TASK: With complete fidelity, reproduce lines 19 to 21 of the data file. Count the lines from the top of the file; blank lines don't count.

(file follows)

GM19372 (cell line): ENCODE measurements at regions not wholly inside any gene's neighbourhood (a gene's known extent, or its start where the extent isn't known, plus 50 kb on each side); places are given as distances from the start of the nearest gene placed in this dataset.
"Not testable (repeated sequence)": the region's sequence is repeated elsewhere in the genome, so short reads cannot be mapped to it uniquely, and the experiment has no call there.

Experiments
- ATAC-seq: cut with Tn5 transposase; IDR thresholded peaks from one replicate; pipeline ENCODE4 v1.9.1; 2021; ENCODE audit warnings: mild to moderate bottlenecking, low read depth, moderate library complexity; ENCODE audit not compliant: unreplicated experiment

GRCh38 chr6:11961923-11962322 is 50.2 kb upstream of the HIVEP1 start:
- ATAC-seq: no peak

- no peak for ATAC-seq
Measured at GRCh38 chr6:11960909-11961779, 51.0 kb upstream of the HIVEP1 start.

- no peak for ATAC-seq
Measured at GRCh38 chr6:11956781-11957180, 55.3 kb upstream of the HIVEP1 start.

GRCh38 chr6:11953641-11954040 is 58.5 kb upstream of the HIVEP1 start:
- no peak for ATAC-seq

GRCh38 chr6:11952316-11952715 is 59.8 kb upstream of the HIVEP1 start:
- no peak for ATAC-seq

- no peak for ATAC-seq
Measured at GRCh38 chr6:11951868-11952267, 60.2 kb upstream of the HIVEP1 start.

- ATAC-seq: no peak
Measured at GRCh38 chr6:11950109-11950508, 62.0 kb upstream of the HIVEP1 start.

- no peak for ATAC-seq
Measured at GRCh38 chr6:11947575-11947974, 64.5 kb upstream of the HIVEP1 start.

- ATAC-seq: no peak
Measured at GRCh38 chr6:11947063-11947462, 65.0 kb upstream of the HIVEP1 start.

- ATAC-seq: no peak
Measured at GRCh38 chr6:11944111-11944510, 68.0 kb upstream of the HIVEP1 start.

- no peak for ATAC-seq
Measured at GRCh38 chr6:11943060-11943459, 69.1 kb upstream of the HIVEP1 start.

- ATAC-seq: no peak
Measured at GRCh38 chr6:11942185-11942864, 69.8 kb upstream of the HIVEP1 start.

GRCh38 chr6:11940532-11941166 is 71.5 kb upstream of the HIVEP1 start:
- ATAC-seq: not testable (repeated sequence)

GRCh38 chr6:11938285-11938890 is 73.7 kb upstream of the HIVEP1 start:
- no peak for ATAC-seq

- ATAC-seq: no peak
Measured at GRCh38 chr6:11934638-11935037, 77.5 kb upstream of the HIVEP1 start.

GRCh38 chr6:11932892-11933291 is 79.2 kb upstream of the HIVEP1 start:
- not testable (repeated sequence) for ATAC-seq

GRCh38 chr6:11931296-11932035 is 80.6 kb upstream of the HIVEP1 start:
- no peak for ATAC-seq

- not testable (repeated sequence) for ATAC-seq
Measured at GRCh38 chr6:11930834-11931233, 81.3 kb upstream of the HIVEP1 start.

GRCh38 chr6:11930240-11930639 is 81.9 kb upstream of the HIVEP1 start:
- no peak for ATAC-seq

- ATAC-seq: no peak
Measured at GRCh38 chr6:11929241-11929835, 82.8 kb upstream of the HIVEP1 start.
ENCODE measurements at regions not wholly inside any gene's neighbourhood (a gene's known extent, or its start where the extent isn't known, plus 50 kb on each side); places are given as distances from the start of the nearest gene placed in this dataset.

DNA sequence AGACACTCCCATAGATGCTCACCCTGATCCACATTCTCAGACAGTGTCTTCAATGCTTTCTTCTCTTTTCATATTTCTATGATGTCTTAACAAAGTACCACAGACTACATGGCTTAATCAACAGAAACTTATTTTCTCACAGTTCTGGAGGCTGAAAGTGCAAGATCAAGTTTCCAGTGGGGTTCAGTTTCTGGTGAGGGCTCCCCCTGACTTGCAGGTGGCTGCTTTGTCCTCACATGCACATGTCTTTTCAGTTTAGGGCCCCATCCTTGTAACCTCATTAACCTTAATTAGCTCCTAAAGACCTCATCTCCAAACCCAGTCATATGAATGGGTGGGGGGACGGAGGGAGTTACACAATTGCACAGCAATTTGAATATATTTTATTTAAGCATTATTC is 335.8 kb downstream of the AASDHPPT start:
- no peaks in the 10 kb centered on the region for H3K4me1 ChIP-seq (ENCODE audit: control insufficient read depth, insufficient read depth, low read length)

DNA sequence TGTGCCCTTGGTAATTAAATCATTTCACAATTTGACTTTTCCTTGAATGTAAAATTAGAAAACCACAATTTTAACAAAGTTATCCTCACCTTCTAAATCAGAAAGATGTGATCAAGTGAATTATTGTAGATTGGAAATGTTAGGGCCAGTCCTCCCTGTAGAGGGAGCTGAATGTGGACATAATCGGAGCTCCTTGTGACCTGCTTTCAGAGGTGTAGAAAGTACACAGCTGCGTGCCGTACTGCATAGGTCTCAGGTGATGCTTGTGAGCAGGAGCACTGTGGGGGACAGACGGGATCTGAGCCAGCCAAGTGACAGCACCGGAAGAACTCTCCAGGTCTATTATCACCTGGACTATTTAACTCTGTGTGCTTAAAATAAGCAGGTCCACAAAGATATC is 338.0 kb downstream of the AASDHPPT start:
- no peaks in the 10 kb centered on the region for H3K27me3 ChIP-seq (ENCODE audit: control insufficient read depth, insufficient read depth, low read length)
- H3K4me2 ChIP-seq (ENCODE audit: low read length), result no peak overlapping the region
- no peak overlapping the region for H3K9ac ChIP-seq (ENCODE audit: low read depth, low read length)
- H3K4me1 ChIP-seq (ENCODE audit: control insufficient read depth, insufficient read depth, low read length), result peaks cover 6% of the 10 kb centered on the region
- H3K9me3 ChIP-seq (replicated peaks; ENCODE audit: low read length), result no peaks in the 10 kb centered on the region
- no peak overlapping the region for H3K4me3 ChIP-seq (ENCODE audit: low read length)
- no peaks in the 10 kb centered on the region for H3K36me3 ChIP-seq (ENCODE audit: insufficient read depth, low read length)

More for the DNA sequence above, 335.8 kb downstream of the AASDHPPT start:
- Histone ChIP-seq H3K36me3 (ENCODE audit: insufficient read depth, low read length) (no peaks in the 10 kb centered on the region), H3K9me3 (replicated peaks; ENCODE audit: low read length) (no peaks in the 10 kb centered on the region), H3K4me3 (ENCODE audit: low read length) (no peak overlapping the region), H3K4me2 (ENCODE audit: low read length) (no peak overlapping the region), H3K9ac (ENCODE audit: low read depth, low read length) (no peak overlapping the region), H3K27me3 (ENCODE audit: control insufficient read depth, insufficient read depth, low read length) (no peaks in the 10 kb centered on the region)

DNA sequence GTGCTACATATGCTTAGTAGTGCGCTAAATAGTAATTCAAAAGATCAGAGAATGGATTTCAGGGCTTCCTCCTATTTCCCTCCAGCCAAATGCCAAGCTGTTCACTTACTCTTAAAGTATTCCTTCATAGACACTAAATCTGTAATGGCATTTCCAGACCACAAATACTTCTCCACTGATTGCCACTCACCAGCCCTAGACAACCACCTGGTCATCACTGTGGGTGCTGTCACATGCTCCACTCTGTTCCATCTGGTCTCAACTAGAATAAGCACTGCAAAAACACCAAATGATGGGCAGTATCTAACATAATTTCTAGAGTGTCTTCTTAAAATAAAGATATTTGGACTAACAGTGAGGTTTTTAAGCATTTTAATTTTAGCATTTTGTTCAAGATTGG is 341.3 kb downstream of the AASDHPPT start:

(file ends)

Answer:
- no peak for ATAC-seq
Measured at GRCh38 chr6:11947575-11947974, 64.5 kb upstream of the HIVEP1 start.

- ATAC-seq: no peak